Protesters at James Cohan Gallery this past Sunday. Photo: KahEan Chang
By Alex Greenberger
Following a protest this past weekend, Omer Fast has responded to criticisms of his show at New York’s James Cohan Gallery, which features an installation that attempts to return the Lower East Side space to its pre-gentrified state and includes objects associated with Chinatown in some stereotypes. The Israeli-born artist could not be reached when ARTnews reached out for a comment on Sunday evening; he now suggests the condemnations of his show might be misplaced. His statement, along with one from the gallery, appeared earlier tonight on the gallery’s website without an official announcement.
This past Sunday, a group of protesters, including representatives from the activist collectives Chinatown Art Brigade and Decolonize This Place as well as Chinatown residents, occupied the James Cohan Gallery’s space in the neighborhood. They brought with them signs that labeled the work “racist” and urged the gallery to shut down the exhibition. “It’s on them to figure out how to respond appropriately to the Chinatown community that is deeply offended by their racist show,” Chinatown Art Brigade told ARTnews earlier this week.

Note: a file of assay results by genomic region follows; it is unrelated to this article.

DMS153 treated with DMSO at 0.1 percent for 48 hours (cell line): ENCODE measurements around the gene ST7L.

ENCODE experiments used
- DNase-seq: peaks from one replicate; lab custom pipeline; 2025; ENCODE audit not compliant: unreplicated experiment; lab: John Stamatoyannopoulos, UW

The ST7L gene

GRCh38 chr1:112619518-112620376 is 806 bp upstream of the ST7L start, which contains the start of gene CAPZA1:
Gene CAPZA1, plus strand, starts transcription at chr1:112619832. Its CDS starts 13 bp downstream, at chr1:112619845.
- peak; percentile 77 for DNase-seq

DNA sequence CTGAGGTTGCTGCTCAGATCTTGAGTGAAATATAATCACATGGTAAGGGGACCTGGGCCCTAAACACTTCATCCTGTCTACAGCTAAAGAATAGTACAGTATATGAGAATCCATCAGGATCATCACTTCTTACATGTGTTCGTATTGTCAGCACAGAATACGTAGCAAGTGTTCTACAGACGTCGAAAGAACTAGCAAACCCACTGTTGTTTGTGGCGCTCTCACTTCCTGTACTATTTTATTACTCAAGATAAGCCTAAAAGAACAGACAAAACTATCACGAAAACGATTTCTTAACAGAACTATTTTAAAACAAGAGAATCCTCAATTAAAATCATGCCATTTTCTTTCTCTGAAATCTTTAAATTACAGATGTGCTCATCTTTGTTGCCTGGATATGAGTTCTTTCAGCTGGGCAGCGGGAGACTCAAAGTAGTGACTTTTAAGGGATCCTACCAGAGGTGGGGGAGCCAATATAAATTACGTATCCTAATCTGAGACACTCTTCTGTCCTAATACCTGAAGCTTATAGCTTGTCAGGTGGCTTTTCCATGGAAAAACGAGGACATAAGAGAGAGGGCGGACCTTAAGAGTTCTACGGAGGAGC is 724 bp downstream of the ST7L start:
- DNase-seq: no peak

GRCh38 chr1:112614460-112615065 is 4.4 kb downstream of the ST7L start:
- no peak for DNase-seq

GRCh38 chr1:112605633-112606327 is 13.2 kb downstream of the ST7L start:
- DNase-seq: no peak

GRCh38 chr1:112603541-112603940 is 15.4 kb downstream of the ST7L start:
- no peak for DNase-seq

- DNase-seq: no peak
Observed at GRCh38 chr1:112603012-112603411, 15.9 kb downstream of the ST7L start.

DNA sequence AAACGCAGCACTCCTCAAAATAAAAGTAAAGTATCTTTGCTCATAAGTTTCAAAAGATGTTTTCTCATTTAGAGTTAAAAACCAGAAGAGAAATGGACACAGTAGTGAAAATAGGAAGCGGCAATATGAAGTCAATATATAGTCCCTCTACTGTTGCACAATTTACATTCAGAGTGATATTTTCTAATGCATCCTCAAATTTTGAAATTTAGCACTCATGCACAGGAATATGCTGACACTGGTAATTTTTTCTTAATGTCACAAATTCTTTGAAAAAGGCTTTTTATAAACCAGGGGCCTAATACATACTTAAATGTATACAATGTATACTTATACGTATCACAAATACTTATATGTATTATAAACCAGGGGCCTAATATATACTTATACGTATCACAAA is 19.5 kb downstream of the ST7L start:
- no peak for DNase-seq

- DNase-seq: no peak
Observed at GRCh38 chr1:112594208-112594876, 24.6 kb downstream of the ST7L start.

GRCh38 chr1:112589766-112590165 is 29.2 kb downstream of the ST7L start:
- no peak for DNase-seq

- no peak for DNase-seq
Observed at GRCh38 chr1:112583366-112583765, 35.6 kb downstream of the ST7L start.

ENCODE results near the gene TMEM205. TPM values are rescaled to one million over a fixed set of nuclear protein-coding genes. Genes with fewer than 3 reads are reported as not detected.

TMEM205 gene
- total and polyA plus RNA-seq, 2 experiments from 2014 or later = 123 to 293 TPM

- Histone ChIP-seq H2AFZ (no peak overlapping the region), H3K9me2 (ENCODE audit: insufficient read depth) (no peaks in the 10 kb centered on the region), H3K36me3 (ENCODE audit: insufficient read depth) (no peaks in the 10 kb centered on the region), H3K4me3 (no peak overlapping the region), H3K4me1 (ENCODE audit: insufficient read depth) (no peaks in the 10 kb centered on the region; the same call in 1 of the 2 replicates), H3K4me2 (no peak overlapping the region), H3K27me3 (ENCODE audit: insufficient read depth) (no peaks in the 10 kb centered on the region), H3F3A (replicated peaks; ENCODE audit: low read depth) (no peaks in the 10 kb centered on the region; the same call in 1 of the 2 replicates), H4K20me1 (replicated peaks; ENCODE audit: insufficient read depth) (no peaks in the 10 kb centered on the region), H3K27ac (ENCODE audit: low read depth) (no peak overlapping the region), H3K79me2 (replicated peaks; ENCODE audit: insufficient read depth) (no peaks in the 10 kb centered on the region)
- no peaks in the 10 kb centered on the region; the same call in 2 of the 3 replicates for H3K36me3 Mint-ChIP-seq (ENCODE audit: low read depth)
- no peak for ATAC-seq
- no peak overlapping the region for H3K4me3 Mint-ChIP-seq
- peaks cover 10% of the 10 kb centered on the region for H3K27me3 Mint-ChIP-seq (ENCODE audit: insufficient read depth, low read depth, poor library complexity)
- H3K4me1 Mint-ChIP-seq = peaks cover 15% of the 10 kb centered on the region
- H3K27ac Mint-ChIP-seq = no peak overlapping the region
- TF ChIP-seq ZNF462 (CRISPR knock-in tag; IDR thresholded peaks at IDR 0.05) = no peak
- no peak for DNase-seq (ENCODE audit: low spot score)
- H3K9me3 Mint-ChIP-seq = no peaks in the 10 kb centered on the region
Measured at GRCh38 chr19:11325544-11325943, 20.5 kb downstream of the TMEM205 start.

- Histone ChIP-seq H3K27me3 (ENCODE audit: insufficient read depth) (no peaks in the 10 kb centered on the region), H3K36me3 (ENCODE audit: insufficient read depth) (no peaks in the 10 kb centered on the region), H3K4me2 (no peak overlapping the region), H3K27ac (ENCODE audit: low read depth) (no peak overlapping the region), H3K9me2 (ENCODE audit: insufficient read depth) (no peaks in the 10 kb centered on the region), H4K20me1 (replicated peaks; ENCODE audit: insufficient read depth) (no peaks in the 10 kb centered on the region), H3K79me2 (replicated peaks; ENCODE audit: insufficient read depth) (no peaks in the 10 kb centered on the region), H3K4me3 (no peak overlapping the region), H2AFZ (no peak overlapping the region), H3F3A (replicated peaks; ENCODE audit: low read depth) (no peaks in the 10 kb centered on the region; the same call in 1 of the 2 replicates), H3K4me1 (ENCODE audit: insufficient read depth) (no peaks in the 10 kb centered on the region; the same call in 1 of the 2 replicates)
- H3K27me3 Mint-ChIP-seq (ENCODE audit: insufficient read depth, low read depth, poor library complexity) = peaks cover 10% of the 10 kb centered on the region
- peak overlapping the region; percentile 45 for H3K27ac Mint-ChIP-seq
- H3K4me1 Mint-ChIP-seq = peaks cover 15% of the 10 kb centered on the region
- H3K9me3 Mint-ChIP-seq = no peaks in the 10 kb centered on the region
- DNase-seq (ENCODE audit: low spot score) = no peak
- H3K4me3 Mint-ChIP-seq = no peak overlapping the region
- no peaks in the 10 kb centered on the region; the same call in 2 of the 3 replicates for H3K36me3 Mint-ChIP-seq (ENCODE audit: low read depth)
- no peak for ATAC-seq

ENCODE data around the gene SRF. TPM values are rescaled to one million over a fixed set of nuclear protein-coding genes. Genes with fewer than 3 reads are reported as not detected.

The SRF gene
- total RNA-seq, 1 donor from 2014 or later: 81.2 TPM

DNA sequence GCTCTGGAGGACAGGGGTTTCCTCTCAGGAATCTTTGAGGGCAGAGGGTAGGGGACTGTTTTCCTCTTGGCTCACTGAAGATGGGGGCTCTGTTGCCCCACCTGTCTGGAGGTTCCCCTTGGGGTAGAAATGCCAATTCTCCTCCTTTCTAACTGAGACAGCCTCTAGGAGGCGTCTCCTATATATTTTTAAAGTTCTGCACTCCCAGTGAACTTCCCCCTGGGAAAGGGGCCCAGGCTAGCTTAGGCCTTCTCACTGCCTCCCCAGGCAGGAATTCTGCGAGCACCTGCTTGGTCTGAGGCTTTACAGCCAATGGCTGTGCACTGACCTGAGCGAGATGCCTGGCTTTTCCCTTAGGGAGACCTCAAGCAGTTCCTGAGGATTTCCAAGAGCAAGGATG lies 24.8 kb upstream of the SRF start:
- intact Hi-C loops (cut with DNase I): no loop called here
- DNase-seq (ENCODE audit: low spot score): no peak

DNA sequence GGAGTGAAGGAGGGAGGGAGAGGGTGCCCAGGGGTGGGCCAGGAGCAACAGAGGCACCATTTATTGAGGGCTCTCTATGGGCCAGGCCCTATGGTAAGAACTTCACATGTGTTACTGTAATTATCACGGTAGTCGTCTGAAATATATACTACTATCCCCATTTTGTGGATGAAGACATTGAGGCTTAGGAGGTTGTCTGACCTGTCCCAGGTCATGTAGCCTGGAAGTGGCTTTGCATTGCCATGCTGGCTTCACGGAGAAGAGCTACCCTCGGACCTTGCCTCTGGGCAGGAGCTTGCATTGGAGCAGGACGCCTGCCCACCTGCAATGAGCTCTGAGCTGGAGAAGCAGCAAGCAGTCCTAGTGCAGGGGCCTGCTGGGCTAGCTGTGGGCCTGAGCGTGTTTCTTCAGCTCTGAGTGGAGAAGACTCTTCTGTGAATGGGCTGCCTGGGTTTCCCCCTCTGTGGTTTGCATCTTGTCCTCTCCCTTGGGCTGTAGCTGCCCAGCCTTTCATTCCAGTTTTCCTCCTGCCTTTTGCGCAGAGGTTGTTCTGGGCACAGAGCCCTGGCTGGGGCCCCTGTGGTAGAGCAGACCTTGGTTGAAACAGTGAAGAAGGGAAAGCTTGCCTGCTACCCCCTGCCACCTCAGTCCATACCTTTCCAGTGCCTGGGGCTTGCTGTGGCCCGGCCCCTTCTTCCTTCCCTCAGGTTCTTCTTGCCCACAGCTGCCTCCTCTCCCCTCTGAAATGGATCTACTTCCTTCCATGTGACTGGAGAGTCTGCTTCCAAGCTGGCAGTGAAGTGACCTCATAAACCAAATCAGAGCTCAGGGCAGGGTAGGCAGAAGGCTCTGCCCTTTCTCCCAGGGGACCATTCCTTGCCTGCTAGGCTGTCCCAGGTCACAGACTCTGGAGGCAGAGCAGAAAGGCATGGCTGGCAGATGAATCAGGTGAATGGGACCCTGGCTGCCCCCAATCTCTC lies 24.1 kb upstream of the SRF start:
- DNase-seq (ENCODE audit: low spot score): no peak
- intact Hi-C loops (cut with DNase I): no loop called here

The installation at the center of the debate resembles what a release calls a “waiting room,” complete with shoddy tiling, dents, graffiti, and Chinese menus. A glass display with phone cases replaces an assistants’ desk, and the facade of the gallery has been covered in cement. Visitors can sit on cheap folding chairs to watch Fast’s 2008 video Looking Pretty for God (After G.W.) on a flatscreen monitor. (A hallway connected to the “waiting room” leads visitors to a space where Fast’s 2016 3-D video August is being screened.) But the installation does not resemble the market that was previously on the ground floor of 291 Grand Street before James Cohan Gallery opened its doors there.